Small business owners are self-employed. Corporations with stockholders and nonprofits are not included.
About 9 percent of the business owners are immigrants from China. About one-third come from the Dominican Republic, Korea, India, Italy, Greece, Colombia, countries of the former Soviet Union, Israel and the Palestinian territories and Jamaica. Another 55 percent of foreign-born owners come from other countries.
Immigrants own a majority of transportation and warehousing, retail trade, construction, wholesale trade and manufacturing businesses in New York City.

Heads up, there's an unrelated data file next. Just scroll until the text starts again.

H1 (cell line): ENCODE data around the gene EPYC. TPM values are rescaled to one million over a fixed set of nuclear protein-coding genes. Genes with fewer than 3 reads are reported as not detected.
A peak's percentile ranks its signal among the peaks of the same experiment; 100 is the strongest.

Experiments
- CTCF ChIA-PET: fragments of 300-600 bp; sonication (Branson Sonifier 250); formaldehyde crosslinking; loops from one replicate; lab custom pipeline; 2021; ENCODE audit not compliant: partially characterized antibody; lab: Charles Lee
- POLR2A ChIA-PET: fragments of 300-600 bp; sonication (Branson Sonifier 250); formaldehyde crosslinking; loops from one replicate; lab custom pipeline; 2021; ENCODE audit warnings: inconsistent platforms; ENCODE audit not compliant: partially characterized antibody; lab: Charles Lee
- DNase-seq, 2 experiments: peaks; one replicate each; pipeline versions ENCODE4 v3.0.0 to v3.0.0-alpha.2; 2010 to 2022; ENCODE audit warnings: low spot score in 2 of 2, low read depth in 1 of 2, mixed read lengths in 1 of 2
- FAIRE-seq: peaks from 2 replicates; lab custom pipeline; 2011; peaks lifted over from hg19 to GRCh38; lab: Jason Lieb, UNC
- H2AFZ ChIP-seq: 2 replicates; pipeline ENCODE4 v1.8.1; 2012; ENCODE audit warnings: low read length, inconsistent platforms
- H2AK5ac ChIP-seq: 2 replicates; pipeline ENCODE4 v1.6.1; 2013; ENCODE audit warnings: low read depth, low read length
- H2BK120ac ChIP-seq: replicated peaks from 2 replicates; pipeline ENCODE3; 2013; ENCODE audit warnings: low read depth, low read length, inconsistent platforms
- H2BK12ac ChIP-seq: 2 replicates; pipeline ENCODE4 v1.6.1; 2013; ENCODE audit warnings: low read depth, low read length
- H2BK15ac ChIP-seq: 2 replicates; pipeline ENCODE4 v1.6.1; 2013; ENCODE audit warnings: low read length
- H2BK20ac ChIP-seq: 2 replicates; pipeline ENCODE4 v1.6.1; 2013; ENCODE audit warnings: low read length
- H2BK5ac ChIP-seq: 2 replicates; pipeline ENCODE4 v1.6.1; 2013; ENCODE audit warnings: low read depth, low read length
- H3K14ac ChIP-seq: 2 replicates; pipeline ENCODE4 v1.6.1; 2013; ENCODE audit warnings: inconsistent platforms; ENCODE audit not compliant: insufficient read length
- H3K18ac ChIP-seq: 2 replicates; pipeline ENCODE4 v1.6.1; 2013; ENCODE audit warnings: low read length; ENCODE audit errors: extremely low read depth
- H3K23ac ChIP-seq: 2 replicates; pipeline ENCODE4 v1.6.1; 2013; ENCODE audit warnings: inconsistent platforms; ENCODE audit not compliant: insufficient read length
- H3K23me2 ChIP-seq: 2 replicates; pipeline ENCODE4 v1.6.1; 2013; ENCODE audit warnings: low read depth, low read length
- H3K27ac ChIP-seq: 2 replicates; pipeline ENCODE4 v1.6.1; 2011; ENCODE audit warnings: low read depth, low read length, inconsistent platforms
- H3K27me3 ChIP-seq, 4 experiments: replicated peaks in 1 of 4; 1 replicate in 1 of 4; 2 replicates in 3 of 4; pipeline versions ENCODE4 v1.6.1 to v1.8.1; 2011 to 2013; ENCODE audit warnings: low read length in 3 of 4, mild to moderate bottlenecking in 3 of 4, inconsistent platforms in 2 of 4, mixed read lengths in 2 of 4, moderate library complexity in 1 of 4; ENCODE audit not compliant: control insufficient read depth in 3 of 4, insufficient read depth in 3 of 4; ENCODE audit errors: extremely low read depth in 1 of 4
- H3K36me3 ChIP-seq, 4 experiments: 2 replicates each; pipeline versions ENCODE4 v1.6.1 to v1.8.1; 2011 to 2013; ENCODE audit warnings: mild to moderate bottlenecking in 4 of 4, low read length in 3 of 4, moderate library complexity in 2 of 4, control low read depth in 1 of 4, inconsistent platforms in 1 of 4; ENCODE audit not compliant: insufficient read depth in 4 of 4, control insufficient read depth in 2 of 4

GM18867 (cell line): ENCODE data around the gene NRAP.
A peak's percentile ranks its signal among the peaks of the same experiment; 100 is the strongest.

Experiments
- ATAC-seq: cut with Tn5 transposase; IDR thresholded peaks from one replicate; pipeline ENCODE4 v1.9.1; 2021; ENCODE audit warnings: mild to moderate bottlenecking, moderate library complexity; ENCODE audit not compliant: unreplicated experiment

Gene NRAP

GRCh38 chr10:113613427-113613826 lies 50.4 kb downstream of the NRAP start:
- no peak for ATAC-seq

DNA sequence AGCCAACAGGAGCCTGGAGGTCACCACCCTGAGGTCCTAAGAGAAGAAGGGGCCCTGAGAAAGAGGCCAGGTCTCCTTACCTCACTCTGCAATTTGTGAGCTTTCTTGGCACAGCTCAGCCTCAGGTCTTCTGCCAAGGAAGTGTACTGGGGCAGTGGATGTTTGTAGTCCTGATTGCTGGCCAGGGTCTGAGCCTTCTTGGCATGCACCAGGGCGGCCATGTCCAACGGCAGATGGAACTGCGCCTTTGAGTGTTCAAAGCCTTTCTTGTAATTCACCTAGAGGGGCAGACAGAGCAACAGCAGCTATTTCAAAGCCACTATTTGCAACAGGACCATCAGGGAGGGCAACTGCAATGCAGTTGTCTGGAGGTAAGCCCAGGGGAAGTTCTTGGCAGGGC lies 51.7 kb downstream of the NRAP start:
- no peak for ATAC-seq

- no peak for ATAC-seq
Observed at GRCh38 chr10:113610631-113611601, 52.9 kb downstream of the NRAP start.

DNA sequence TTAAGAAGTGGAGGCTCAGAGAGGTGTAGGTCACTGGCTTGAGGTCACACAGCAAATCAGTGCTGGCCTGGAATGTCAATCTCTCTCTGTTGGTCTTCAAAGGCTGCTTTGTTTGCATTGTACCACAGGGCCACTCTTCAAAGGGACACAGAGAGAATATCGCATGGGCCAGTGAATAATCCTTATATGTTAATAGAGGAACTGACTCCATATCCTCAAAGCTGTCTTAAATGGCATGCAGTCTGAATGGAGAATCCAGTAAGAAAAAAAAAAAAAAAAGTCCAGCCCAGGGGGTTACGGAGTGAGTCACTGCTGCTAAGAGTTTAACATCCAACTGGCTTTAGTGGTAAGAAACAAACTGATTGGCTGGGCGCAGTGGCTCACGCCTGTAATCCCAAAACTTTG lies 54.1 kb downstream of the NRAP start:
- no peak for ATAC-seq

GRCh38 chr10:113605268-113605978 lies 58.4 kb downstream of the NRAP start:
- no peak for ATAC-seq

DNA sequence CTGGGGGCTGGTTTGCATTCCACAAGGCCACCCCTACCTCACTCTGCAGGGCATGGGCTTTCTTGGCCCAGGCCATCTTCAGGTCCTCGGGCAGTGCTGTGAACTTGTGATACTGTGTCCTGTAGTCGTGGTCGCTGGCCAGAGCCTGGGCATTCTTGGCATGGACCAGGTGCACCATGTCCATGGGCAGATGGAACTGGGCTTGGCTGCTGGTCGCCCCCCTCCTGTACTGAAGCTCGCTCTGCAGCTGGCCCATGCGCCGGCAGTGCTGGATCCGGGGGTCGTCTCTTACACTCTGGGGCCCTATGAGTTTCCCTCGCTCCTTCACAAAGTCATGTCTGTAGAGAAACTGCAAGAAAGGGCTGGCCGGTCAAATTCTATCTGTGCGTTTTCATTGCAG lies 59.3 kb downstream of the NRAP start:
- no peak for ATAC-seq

A full 90 percent of the city’s dry cleaning and taxi service owners are immigrants, as are 84 percent of grocery store owners and 75 percent of child day care owners.
Among computer systems design, architectural and engineering businesses, 40 percent of owners are foreign-born.
Immigrants face the same problems of red tape and access to capital as all entrepreneurs do. They must also deal with language and cultural differences. Bankers who make important loan decisions may be located in far-off places and have little experience with immigrants.
New York City is trying to help immigrants start businesses. It gave money to organizations trying to assist foreign-born entrepreneurs. It is also offering free business classes in five non-English languages.